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A breakdown of California custody arrangements

You've heard the terms regularly but never paid real attention because it wasn't relevant to your own life. Now, with a divorce looming, it's time for a primer on what the different forms of custody really mean.

A divorce is never easy but sometimes it's the best thing for everyone involved. How you work through the divorce settlement and custody situation will affect you, your spouse and, most importantly, your kids for the rest of your lives.

California has two categories of custody: physical and legal. The two are easy to distinguish, but it gets more complicated when it comes to sharing time and responsibility. You can't parent out of a book and the state has structured family law around that complexity, allowing for variables based on your unique and always changing situation.

Terminology

Physical custody refers to actual living arrangements. The term applies to the parent who lives with the children.

Legal custody refers to a having a decision-making role, regardless if you live with your child or not. It means a parent must have input on important decisions such as schooling, health and general topics about your child's well being. Legal custody extends to lifestyle decisions like travel plans and vacations, extracurricular activities like sports and art, and even where the child (and, by extension, the physical custodian) may live.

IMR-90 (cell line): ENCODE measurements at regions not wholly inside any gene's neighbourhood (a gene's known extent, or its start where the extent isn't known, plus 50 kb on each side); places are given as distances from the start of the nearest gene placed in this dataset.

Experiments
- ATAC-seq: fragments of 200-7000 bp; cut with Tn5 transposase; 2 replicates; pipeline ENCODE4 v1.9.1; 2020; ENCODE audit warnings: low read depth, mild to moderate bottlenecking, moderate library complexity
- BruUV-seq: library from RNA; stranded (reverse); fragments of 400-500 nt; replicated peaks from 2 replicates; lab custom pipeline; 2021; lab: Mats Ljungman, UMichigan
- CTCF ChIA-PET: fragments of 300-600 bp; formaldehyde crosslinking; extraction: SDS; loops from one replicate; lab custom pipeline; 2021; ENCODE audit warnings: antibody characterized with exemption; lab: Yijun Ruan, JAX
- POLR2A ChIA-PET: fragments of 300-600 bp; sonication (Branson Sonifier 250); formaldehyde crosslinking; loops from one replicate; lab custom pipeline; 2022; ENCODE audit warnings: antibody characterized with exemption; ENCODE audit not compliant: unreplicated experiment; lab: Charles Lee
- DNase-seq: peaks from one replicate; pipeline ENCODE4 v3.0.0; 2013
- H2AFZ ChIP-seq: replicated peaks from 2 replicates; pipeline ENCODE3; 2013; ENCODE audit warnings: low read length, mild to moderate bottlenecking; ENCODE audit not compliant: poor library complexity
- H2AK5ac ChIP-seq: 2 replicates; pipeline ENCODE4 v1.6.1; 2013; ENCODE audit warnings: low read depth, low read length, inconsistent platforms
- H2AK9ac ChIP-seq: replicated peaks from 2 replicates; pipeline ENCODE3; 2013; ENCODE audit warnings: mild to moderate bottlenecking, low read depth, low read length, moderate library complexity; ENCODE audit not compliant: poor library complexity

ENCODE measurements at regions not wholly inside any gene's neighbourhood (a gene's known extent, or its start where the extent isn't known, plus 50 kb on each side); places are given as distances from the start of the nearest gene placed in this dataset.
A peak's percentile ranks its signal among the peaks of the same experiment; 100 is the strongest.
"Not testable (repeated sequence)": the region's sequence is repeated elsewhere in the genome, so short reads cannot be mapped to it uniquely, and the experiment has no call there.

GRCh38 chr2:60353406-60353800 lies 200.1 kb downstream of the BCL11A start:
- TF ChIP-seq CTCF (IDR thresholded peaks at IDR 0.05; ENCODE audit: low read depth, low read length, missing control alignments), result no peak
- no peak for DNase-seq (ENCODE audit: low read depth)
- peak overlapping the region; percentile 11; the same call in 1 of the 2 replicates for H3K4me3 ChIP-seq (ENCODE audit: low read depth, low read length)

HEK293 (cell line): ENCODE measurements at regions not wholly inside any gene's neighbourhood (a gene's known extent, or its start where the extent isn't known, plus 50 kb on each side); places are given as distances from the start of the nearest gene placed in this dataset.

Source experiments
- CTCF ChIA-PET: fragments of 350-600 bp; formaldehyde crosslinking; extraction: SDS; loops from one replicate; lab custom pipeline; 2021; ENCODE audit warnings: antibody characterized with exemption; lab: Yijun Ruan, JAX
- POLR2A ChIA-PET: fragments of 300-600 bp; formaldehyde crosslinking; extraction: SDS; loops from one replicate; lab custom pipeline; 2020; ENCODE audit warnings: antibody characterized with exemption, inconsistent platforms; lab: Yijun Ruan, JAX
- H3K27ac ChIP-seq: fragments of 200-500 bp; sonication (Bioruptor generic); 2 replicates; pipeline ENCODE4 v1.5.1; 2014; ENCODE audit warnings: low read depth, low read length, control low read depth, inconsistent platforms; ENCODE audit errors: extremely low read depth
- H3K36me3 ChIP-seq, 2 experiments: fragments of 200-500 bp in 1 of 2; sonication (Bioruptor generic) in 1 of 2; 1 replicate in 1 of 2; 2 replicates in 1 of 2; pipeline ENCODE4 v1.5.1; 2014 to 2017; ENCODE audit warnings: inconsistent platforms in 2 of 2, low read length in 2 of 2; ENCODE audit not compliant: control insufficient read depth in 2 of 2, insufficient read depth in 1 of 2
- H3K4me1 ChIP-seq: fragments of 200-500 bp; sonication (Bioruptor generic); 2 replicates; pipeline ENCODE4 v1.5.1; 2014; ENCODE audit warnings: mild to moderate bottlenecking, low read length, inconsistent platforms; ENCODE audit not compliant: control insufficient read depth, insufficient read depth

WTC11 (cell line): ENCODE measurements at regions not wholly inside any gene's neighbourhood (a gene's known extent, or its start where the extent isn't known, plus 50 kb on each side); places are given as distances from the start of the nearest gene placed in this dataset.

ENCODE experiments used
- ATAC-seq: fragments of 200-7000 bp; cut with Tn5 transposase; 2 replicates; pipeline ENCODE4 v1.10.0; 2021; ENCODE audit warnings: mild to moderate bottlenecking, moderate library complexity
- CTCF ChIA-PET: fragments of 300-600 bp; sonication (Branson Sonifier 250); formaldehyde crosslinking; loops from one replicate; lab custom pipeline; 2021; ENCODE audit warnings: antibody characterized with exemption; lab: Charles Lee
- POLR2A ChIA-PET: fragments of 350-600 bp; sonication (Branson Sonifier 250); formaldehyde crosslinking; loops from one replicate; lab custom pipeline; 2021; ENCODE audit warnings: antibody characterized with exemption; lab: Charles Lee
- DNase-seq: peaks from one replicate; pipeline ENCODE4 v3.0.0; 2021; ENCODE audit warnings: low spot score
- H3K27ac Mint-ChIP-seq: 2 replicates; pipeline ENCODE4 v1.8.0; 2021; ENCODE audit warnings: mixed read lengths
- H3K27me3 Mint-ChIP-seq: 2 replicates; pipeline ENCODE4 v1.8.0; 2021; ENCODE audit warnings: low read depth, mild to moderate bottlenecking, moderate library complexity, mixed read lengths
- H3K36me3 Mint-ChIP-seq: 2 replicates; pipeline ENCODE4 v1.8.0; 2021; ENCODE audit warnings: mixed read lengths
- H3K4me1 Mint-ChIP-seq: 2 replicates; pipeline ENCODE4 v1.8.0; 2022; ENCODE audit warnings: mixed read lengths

Visitation is the co-parenting arrangement between divorced or separated parents. It refers to how schedules are shared and divided in relation to your child's time and interests.

Sole custody is when one parent has rights over the child. In the modern court, this is awarded when the other parent is deemed unfit. Otherwise, today's court favors joint custody.

Joint custody is when parenting is shared between parents. One parent may have physical custody but legal custody remains a joint effort, sharing and splitting decision making between both sides. For example, if a child has a head cold the guardian may keep him home from school for the day. If it requires a doctor appointment, both parents might be involved.

Visitation

Visitation is what most parents think of when they hear of co-parenting. It means the parent who doesn't live with your child has to build time into his or her schedule. It's parenting by calendar instead of the household relationship you've had during married life.

This can be done with a strict schedule, such as every other week visits, or in something less defined and worked out between parents. If there are safety concerns, supervised visitation is a possibility. In certain situations, visitation can be prohibited.

Divorce is never easy. It's a major life change for parents, former spouses and children alike. While adults may see the light at the end of the tunnel, California's family court makes all decisions in relation to the child's best interests.

Family court can be the most toiling experience of the whole divorce process. The court will put parental skill, personal behavior and your child's well-being in the spotlight and adds tension to an already stressful situation.

If a marriage is dissolving but your relationship with your spouse is strong enough to settle with an attorney instead of in the courtroom, the damage and drama can be reduced.

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